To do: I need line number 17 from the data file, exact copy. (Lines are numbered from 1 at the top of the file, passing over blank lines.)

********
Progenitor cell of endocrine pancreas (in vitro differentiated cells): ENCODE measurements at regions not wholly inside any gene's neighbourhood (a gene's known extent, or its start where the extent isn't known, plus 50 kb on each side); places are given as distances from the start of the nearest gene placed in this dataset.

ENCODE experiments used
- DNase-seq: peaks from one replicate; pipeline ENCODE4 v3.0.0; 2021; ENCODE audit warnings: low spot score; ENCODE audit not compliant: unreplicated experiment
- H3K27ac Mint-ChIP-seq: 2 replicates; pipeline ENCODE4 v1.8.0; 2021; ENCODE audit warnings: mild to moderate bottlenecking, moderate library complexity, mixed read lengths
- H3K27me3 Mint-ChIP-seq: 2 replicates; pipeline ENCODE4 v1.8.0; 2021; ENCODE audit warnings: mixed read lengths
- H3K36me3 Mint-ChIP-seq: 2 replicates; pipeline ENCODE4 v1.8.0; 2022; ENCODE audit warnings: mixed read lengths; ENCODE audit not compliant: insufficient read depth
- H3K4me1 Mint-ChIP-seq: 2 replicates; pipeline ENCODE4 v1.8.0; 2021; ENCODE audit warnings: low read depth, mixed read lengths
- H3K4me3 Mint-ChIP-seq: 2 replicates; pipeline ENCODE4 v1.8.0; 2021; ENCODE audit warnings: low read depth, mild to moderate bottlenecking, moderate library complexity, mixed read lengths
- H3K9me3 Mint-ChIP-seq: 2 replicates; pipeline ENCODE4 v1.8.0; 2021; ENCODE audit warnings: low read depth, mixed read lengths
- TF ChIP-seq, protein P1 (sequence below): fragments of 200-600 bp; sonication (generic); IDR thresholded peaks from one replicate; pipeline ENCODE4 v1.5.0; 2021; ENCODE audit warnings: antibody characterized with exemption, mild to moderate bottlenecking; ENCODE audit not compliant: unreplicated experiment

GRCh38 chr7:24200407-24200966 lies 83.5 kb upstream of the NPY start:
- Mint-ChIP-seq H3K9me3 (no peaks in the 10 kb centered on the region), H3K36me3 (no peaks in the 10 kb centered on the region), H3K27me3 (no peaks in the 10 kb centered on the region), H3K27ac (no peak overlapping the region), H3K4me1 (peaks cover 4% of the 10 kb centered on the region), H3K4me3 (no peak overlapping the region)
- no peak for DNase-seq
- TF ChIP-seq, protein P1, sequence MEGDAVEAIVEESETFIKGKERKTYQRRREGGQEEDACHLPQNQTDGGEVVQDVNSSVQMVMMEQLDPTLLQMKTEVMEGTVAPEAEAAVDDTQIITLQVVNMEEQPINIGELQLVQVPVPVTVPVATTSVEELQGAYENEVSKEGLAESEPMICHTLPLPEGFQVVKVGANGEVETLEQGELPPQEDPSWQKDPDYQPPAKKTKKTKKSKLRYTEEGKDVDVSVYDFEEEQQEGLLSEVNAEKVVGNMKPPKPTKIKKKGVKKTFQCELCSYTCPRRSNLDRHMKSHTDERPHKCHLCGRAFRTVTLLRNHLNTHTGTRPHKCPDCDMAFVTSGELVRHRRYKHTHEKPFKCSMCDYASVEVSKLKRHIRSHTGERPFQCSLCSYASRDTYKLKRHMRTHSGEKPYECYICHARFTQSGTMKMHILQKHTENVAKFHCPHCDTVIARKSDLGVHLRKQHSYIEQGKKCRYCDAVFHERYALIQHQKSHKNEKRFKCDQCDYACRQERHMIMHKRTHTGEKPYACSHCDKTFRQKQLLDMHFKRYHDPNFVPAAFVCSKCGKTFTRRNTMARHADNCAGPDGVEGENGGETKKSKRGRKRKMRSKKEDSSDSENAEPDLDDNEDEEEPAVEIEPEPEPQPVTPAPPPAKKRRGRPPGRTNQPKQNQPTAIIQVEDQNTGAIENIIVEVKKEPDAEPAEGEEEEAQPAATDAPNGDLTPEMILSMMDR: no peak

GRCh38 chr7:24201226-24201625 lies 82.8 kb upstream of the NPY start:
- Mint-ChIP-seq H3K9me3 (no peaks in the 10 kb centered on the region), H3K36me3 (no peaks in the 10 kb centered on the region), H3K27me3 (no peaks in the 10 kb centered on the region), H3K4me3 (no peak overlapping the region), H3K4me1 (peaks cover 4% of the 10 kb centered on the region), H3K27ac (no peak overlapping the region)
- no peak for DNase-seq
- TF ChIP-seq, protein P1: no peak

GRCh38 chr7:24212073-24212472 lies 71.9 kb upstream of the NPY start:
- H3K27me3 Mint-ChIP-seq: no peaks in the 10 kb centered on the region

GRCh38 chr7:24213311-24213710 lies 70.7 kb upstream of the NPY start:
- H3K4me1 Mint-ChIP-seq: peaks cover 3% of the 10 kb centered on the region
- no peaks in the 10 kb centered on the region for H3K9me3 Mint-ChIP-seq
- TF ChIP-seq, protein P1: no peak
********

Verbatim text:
- no peak for DNase-seq